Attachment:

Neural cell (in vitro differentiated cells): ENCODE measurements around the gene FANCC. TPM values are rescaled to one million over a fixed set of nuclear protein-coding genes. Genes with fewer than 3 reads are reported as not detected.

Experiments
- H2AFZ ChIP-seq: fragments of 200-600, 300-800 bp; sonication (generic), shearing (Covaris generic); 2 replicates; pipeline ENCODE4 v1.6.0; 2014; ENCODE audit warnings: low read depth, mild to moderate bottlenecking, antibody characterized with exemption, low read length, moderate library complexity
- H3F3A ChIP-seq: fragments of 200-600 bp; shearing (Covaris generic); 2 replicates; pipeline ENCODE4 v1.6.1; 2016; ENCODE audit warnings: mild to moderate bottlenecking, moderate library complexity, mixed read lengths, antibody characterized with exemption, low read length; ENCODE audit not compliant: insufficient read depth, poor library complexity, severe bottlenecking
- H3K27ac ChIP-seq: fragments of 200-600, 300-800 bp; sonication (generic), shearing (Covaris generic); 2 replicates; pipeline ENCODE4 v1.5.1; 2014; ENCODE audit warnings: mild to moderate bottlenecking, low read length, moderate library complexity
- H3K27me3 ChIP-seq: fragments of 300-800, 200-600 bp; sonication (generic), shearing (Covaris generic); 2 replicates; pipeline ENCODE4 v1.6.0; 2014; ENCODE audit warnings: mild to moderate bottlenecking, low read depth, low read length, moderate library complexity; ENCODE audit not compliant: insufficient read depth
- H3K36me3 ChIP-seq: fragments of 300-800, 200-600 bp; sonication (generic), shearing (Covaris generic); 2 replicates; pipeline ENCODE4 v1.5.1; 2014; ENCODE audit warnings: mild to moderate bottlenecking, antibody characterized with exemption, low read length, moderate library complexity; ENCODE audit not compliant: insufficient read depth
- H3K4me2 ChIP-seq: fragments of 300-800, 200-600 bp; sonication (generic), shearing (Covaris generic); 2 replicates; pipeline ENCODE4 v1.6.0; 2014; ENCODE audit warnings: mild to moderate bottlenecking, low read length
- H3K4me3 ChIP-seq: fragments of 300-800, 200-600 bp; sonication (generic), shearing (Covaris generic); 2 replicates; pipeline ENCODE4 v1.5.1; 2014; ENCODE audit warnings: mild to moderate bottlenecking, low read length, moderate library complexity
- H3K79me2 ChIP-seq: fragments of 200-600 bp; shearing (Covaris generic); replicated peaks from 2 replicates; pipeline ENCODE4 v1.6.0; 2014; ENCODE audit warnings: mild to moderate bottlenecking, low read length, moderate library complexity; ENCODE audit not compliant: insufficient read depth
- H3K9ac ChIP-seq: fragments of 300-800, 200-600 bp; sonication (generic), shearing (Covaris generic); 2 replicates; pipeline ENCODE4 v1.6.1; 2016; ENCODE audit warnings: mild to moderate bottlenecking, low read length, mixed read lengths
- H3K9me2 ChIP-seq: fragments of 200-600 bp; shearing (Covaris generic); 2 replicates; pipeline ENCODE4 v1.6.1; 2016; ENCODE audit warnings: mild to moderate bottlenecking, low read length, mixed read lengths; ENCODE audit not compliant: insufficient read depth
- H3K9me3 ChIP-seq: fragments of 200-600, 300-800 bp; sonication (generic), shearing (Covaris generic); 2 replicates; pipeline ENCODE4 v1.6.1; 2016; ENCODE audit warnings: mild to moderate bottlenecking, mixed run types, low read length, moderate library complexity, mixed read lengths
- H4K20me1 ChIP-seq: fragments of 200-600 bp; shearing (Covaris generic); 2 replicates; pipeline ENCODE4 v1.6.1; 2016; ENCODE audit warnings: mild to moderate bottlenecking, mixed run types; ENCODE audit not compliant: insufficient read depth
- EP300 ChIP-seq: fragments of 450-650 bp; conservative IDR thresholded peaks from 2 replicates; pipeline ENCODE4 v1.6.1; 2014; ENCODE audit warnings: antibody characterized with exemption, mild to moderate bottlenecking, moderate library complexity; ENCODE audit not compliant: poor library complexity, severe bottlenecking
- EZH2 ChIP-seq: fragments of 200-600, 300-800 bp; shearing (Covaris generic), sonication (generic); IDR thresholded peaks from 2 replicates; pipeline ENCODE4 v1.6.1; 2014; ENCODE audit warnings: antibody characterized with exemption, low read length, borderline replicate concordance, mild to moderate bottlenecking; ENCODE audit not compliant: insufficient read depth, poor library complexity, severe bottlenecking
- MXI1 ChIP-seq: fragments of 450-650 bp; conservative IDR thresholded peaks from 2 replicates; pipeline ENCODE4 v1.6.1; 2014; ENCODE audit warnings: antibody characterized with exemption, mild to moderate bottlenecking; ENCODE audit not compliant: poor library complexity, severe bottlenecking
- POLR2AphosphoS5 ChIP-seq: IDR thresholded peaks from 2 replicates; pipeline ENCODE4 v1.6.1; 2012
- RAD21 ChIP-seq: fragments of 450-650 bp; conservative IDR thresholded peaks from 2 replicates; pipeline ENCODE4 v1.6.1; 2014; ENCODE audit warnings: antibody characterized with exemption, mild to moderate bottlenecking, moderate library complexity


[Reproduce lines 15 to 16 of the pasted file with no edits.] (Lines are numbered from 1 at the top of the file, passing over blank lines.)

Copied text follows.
- EP300 ChIP-seq: fragments of 450-650 bp; conservative IDR thresholded peaks from 2 replicates; pipeline ENCODE4 v1.6.1; 2014; ENCODE audit warnings: antibody characterized with exemption, mild to moderate bottlenecking, moderate library complexity; ENCODE audit not compliant: poor library complexity, severe bottlenecking
- EZH2 ChIP-seq: fragments of 200-600, 300-800 bp; shearing (Covaris generic), sonication (generic); IDR thresholded peaks from 2 replicates; pipeline ENCODE4 v1.6.1; 2014; ENCODE audit warnings: antibody characterized with exemption, low read length, borderline replicate concordance, mild to moderate bottlenecking; ENCODE audit not compliant: insufficient read depth, poor library complexity, severe bottlenecking